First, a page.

An Internet search of “anti-tip brackets” resulted in dozens of inexpensive options for consumers to anchor furniture, televisions and appliances. Prices for the devices range in price from $5 to $20. These devices are easy to install and unobtrusive. Most anti-tip brackets have some type of quick-release feature that allows homeowners to move furniture temporarily for cleaning or other maintenance.

New furniture, TVs, and appliances often come with an anti-tip device. When making a purchase, ask your salesperson before you leave the store about how to anchor the item.

The Next Step

When you get the new items home, install anchoring devices right away. When installing a new TV, CPSC recommends that you anchor not only the TV, but also the stand, bureau or dresser on which the TV sits. Secure the TV to the base product, and secure the base product to the wall.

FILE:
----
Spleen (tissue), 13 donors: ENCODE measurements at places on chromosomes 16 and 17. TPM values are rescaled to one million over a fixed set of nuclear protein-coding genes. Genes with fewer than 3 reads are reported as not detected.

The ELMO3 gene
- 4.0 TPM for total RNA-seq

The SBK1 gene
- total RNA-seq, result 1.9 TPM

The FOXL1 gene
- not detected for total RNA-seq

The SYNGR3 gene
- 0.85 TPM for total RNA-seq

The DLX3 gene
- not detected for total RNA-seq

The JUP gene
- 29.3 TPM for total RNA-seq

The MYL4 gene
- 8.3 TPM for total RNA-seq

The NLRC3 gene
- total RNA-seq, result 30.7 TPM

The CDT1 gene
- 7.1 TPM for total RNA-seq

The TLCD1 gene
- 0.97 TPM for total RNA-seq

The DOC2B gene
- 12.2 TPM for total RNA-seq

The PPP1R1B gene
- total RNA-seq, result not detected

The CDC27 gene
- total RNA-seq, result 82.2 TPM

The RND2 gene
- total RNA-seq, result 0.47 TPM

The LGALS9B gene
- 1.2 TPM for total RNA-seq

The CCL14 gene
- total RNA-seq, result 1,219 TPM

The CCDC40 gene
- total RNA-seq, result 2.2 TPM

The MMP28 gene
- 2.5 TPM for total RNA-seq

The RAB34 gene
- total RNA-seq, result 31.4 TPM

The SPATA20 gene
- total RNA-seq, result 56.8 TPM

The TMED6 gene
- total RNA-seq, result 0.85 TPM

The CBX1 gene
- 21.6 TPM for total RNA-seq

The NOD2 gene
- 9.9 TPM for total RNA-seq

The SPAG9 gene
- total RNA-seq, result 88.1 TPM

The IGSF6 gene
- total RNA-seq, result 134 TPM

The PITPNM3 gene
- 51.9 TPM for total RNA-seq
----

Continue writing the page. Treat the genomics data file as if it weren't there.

Now that your new TV is anchored, where are you going to put the old TV? According to our new study, about 45 percent of tip-over fatalities involving a television occur in bedrooms.

So, if you’re planning to move the old box television into your child’s bedroom or into the family room, consider that statistic—and then think, plan, and decide how to prevent a tip-over incident. Place the television on a base that is appropriate for the size, weight, and width of the television.  Anchor the television to the base and anchor both items to the wall to avoid a tip-over incident.

Children like to climb. In fact, about one-third of child fatalities involving a television occur when children climb onto the stand or dresser holding the TV. The children are often trying to reach a remote control, toy, juice box or some other item. Keep items like these, away from where children will try to climb and access them. If you have young children, the best idea may be to leave that old television on the floor.

Do you have a rental agreement or home design that prevents wall anchoring? Anchor the television to a low, sturdy base, as far back on the base as possible.

Bookmark and Share

This address for this post is: http://www.cpsc.gov/onsafety/2014/09/anchor-it-and-protect-a-child/

Adult Bed Rails: A Solution For Some, Not For Others

Blog en español